Output files are files that live alongside your rendered report. They could be plots, data files, or other artifacts generated from the R code in your report. Output files will be available via HTTP, and they will be versioned in the same way as your report. Output files are also subject to the same access controls as your report.

Connect will not process any output files that exist outside the working directory of the report that is rendering. That means that you cannot use absolute paths (e.g., /root/file.csv) or relative paths (e.g., ../file.csv).

5.4.2 How to Work with Output Files

There are two ways to specify which files should be treated as output files. The first is to list the file names in the R Markdown YAML header’s rmd_output_metadata section under rsc_output_files, like so:

---
title: "Report Title"
rmd_output_metadata:
  rsc_output_files:
    - "data.csv"
---

rsc_output_files takes a list of names of files that should be available after the report has rendered. If you list a file that does not exist after rendering your report, Connect will log a message but continue trying to processing the other files listed. If the output files are not generated during the rendering of your report, then you will also need to list them as resource files when you upload your report to Connect. For more information on resource files, see Section 5.5.

It is also possible to specify the list of output files from R code. For example:

rmarkdown::output_metadata$set(rsc_output_files = list("data1.csv", "data2.csv"))

For nested files, the output directory will maintain the folder structure you provide. To add nested files include the relative path:

rmarkdown::output_metadata$set(rsc_output_files = list("data1.csv", "./moreData/data2.csv",
                              "./moreData/EvenMoreData/data3.csv")

To include a directory:

rmarkdown::output_metadata$set(rsc_output_files = list.files("./myDirectory", recursive = TRUE,
                               full.names = TRUE))

You can also make a link to share an output file from your report using the standard Markdown links as supported in R Markdown. For example, if you want to share a file named data.csv, you make a link to it in your report like this:

Here is the data used in my report: [data.csv](data.csv)

Because output files are versioned along with the rendering of their report, they also benefit from historical views. In the example above, if you view a historical rendering of the report, when you click on the data.csv link, you will get a download of the file from the same point in time as the report.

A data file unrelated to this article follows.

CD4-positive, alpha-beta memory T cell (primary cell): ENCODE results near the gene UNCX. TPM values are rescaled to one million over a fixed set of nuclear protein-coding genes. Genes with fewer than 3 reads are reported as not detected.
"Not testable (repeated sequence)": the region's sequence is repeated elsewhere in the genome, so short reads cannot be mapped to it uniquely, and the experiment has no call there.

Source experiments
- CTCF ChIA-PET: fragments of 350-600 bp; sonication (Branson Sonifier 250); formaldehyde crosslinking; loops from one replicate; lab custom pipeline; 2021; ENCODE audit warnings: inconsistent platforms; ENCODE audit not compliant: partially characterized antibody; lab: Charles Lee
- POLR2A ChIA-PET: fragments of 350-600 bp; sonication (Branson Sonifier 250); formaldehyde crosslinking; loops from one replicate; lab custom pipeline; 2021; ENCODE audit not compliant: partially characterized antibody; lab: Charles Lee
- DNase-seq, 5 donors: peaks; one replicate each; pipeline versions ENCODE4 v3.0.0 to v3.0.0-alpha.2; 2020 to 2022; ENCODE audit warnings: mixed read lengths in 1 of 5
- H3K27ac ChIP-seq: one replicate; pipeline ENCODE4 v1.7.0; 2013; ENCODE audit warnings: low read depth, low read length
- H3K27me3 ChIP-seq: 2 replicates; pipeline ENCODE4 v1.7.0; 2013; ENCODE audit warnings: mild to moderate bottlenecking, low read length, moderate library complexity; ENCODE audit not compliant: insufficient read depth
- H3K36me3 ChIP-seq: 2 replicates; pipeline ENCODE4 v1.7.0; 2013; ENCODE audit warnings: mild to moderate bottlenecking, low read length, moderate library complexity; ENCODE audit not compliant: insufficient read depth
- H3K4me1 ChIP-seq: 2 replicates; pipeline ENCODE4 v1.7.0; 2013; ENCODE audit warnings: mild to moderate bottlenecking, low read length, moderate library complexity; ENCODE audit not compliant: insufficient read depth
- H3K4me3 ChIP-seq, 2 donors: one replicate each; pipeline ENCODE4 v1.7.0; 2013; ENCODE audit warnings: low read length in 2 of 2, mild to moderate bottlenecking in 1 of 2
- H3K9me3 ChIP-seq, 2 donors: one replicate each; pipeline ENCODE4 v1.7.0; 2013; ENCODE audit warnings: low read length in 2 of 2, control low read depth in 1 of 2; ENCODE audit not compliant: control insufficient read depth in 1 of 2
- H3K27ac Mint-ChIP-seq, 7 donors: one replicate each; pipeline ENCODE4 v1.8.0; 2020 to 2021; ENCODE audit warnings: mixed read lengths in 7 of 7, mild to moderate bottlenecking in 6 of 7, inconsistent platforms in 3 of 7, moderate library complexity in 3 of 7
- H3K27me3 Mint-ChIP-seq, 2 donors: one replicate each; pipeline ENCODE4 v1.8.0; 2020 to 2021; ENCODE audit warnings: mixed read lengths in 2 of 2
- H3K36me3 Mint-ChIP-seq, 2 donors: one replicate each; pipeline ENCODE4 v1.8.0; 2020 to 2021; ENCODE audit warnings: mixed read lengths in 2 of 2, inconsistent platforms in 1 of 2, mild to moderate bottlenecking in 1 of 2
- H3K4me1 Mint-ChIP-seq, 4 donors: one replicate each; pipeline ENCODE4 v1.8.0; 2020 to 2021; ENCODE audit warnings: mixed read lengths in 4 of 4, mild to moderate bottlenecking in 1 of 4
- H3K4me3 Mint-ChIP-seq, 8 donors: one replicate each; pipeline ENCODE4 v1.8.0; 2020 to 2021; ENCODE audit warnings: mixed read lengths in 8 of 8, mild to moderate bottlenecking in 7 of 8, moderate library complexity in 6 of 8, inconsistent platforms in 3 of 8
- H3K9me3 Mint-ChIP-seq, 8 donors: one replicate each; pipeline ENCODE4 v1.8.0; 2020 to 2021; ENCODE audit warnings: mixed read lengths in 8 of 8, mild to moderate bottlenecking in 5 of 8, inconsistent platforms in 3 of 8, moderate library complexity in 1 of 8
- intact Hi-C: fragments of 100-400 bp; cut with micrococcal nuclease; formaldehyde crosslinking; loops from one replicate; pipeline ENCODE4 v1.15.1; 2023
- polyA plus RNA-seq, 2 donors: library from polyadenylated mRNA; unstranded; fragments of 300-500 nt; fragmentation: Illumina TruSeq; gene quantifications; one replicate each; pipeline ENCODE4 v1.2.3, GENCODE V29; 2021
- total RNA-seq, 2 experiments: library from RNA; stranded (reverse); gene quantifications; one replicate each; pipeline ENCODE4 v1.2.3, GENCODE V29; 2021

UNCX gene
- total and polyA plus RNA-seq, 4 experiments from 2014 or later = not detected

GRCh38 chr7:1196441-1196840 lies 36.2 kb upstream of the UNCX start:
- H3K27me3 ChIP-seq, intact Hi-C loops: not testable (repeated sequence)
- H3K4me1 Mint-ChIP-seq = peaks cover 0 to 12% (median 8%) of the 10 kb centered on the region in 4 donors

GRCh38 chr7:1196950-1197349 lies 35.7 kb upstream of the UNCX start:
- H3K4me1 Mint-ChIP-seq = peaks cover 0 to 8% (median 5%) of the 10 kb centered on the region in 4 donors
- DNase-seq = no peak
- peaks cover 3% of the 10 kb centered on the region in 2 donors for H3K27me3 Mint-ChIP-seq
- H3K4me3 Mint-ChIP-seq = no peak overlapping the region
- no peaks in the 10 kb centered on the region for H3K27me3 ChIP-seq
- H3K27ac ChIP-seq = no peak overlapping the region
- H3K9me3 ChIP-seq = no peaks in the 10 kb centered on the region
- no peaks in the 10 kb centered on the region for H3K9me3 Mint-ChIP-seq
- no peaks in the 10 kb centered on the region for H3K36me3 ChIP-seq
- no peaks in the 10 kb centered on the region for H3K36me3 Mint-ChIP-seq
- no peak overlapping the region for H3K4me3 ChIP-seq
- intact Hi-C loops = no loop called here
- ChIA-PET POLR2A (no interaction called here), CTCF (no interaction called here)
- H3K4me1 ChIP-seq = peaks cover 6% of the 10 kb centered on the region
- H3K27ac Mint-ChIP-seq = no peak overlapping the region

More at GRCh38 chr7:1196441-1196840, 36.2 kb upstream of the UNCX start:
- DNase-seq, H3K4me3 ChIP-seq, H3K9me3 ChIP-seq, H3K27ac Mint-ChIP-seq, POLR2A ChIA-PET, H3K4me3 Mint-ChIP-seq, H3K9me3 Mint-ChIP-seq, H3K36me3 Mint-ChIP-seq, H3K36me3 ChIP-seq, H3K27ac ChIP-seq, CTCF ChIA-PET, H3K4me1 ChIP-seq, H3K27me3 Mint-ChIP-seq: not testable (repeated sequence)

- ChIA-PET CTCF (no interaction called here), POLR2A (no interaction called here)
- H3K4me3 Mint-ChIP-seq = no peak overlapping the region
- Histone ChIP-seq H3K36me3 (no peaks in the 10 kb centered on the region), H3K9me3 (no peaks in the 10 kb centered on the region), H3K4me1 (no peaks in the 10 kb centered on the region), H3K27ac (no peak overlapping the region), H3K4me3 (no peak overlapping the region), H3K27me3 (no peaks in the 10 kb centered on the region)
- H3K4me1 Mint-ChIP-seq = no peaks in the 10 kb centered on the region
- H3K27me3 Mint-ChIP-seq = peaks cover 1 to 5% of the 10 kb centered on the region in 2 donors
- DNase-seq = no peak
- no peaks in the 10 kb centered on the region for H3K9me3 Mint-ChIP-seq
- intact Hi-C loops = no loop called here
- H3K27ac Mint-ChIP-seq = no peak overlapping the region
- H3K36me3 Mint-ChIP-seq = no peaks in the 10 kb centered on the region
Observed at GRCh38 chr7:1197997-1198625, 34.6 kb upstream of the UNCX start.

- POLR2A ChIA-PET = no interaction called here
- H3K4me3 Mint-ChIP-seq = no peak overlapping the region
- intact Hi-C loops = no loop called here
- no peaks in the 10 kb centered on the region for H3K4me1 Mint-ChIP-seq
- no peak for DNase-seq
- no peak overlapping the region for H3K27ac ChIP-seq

5.4.3 Accessing output files over HTTP

Content deployed to http://connect.mycompany.com/content/42/ will have its output files available under that URL path. An output file named daily-summary.csv will be available at the URL http://connect.mycompany.com/content/42/daily-summary.csv.

The URL for your content is the same as its “Open Solo” location and is available in the RStudio Connect dashboard.

5.5 Resource Files

If you want RStudio Connect to host a file that you have in your report’s source directory on your computer, and that file is not generated by the report when you render it, then you will need to mark that file as a resource file. Like an output file, a resource file can be a plot, a data file, or any other artifact that exists as a file. You can use the RStudio IDE to select resource files, or you can list them in the R Markdown header:

---
title: "Report Title"
rmd_output_metadata:
  rsc_output_files:
    - "data.csv"
resource_files:
  - "data.csv"
---

Unlike rsc_output_files, the resource_files key is not nested under rmd_output_metadata. If you do not list your resource files under resource_files, then you will need to add them manually using the “Add More…” button when deploying from the IDE. See Section 3 for more information on publishing additional resource files.

5.6 Email Customization

5.6.1 Email Subject

You can customize the subject line used when an email of a report is generated. RStudio Connect uses the output metadata entry named rsc_email_subject as email subject. A report without an rsc_email_subject entry uses its published document name.

Use the YAML header to specify a simple, static text override of the email subject:

---
title: "Report Title"
rmd_output_metadata:
    rsc_email_subject: "My Email Subject Goes Here"
---

Set the email subject in an R code chunk if you need to dynamically build the subject:

changePercent <- 20
subject <- paste("Sales changed by ", changePercent, "%", sep = "")
rmarkdown::output_metadata$set(rsc_email_subject = subject)

The RSC_EMAIL_SUBJECT environment variable contains the name of your published report, which also acts as the default email subject. This environment variable is helpful if you want to add, but not fully replace the subject.

changePercent <- 20
defaultSubject <- Sys.getenv("RSC_EMAIL_SUBJECT")
subject <- sprintf("%s changed by %d%%", defaultSubject, changePercent)
rmarkdown::output_metadata$set(rsc_email_subject = subject)

You can also read the current subject from the output metadata to incrementally compose a final subject.

changePercent <- 20
subject <- rmarkdown::output_metadata$get("rsc_email_subject")
subject <- sprintf("%s changed by %d%%", subject, changePercent)
rmarkdown::output_metadata$set(rsc_email_subject = subject)

5.6.2 Email Body

A report can customize the message body used when an email for that report is sent. RStudio Connect uses the output metadata entry named rsc_email_body_text for plain-text bodies and rsc_email_body_html for HTML bodies. A report with neither entry uses an automatically generated, plain-text body with a link to the report’s URL.

5.6.2.1 Text Message Bodies

Use the YAML header to specify a simple, static text override of the email body:

---
title: "Report Title"
rmd_output_metadata:
    rsc_email_body_text: "Here is my custom email message.
    
    YAML requires a full blank line like the one above to start a new line."
---

The message in the email client would look similar to the following:

Here is my custom email message.
YAML requires a full blank line like the one above to start a new line.

Set the body text in an R code chunk if you need to dynamically build the message:

changePercent <- 20
body <- paste("Sales changed by ", changePercent, "%.", sep = "")
rmarkdown::output_metadata$set(rsc_email_body_text = body)

You can also read the current body from the output metadata to incrementally compose a final body.